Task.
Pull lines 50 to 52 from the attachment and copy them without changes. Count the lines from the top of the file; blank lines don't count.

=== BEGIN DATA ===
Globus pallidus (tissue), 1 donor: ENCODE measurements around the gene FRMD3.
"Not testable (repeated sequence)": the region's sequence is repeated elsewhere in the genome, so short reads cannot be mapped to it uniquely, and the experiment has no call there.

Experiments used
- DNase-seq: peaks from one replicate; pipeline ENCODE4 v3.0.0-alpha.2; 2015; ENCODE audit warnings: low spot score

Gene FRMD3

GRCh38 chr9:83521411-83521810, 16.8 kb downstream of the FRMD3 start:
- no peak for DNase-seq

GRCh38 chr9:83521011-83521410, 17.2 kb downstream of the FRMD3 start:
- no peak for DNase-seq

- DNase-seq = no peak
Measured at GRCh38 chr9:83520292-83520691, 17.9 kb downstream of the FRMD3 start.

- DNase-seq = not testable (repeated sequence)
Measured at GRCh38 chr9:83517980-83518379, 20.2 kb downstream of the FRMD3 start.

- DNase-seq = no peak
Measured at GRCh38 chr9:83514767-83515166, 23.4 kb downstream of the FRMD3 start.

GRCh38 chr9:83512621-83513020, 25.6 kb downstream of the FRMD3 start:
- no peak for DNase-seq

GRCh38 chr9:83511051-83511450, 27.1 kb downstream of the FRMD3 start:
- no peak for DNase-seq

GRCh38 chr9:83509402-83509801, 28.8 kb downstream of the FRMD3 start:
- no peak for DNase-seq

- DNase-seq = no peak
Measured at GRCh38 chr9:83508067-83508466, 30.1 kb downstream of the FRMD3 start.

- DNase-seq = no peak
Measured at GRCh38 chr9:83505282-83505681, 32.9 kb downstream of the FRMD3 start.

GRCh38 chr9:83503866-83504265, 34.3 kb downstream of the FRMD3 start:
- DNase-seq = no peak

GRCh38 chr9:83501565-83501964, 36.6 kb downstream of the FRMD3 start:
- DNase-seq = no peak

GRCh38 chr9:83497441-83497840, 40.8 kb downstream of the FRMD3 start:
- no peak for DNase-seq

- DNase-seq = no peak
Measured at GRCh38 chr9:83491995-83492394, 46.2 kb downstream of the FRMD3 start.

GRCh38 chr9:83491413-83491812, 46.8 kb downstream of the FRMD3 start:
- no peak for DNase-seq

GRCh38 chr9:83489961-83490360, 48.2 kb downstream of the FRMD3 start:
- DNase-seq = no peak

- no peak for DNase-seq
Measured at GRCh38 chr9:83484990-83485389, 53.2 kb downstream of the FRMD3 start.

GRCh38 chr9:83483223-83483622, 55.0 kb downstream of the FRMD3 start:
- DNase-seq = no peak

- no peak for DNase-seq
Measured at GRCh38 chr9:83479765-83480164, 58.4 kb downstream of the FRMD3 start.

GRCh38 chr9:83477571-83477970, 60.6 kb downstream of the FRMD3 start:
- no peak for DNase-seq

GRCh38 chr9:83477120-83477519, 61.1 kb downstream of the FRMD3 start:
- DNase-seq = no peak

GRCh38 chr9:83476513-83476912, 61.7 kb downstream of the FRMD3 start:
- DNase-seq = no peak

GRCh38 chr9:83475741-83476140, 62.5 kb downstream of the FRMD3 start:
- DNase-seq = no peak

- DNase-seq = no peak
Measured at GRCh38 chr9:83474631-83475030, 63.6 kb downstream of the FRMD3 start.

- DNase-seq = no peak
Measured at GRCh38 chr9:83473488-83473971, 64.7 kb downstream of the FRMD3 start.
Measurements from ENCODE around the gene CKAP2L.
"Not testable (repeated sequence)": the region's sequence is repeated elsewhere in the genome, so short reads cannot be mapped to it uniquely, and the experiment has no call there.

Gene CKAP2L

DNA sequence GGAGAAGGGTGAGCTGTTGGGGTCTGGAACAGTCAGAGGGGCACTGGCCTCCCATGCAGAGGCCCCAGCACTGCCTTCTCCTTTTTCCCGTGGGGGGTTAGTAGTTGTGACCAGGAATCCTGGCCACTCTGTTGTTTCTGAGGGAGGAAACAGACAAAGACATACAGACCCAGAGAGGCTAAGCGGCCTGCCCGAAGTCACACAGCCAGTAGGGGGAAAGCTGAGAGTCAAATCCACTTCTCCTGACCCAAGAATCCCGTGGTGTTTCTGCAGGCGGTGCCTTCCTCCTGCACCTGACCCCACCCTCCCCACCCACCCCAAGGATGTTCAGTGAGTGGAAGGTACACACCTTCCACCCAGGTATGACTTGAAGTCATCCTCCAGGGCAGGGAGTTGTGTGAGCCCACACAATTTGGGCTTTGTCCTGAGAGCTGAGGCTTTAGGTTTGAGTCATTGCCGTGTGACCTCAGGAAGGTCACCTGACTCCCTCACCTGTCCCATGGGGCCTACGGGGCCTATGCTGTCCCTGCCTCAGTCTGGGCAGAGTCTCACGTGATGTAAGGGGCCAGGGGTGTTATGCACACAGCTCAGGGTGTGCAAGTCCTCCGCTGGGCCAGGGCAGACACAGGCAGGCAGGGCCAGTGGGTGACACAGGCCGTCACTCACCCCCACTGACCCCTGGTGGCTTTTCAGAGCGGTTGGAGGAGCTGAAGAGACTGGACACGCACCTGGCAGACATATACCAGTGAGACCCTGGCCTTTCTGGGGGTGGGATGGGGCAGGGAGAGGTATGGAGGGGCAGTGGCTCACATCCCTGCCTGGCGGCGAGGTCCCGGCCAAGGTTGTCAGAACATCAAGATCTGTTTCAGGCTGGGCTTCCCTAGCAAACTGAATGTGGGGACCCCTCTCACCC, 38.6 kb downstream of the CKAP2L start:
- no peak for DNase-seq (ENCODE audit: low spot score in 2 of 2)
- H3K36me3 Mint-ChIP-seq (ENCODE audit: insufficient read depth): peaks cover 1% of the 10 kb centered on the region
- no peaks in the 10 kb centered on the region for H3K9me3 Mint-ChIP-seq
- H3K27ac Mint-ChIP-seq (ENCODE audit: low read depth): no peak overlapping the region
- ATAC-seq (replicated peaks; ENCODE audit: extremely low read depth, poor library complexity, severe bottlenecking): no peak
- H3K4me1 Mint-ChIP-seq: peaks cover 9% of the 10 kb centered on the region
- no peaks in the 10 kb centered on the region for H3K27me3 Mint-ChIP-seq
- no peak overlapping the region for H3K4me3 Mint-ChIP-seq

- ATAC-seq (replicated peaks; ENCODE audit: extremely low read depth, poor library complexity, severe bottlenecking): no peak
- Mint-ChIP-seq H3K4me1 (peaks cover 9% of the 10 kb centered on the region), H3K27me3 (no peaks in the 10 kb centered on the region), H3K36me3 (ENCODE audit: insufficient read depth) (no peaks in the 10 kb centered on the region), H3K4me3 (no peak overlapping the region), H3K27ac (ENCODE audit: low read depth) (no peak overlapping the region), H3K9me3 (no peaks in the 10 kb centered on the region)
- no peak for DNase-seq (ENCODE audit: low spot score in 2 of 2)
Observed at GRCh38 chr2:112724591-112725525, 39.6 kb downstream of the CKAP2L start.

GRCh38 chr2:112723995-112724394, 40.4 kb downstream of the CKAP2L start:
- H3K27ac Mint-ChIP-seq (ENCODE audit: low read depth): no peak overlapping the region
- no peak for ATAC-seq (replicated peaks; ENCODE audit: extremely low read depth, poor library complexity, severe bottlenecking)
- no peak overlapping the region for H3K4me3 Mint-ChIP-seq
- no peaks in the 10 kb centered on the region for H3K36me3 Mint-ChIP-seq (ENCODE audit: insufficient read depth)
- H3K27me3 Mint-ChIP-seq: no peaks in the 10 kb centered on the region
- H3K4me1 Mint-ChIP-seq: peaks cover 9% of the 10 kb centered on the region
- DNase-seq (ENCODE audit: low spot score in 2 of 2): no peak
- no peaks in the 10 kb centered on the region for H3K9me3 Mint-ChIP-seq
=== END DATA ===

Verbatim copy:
GRCh38 chr9:83475741-83476140, 62.5 kb downstream of the FRMD3 start:
- DNase-seq = no peak

- DNase-seq = no peak